I have a dataset of 64 highly-correlated variables (with many being interactions of others for example) plus a date and the target variable for a total of 66. I want to derive the principal components of the 64 independent variables and choose the final predictors among those (I don't want to use principal components regression directly as it must choose the first n components instead of choosing the statistically significant ones).

Code in R:

PC=prcomp(mydata[,3:66], center=TRUE, scale=TRUE)

I would expect Principal Components to be orthogonal and essentially uncorrelated (as apparently these aren't quite as interchangeable as I had thought).

cor(PrincipalComponents$PC1, PrincipalComponents$PC2)

returns a number very close to 0, as expected and so do most pair-wise correlations. However,

cor(PrincipalComponents$PC1, PrincipalComponents$PC63)
cor(PrincipalComponents$PC1, PrincipalComponents$PC64)

return 0.61 and 0.41. These high correlations are only observed for the last two principal components. Running a regression using the principal components as independent variables, I get a VIF>10 on nearly 30 of them. Running a regression but excluding the last two principal components, I get VIF=1 for all predictors.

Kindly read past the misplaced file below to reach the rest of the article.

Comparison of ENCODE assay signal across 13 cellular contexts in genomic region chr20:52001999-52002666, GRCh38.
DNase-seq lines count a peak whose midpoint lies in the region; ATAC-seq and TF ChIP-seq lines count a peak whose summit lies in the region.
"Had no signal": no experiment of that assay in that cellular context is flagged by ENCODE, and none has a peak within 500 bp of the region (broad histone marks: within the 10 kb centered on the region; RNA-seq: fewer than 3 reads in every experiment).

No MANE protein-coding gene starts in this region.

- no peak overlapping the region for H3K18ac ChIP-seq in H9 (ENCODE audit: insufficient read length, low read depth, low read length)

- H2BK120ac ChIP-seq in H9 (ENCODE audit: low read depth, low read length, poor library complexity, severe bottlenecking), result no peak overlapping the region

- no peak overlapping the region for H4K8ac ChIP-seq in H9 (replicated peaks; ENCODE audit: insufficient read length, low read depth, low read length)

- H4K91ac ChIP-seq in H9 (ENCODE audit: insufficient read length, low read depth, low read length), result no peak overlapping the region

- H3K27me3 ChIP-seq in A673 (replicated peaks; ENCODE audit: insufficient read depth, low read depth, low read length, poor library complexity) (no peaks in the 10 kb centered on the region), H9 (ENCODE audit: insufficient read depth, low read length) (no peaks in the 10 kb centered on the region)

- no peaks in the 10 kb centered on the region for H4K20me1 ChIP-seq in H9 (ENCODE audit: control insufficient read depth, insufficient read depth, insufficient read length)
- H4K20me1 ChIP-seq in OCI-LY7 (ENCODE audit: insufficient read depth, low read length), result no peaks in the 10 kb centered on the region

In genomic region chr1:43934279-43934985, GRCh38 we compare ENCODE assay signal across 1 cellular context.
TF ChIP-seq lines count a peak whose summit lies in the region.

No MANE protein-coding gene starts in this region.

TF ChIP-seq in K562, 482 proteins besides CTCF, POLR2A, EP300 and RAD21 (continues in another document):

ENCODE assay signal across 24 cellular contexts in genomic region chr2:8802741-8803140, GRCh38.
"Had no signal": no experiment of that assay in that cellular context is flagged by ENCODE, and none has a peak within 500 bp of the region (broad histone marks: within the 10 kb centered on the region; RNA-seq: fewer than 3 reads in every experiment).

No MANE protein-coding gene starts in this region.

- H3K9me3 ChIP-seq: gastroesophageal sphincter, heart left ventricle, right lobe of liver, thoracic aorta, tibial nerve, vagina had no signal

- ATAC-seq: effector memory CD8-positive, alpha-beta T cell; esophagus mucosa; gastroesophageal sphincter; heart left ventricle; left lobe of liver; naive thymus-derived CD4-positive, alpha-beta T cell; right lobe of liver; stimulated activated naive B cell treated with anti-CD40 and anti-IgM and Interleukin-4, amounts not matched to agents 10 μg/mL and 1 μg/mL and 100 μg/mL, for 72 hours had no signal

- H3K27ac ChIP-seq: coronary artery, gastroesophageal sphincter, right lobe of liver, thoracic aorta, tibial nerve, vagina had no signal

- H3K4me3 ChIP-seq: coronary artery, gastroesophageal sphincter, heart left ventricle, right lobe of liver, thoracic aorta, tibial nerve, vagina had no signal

Am I missing something? If that is something that is expected, doesn't that defeat the purpose of PCA? I'd like to understand what is going on here before I make the decision to exclude those 2 components for example.

  • $\begingroup$ Non-linear associations? $\endgroup$ – Alexis May 30 at 17:41

You're right that the principal components should all be mutually orthogonal, so this is not expected. I think you probably have columns in your data matrix which are linearly dependent.

If the column rank of your data matrix is < 64, it is not possible to find 64 mutually orthogonal vectors in its column space. It might be better behavior for the package to return an error, or maybe fewer than 64 columns, in this case, but that is not what prcomp does.


m <- matrix(c(1,0,0,0,0,0,1,0,0), nrow=3)

Claims there are three principal components with pairwise correlation +/- 1. Something similar is probably happening in your data.


Your Answer

By clicking “Post Your Answer”, you agree to our terms of service, privacy policy and cookie policy

Not the answer you're looking for? Browse other questions tagged or ask your own question.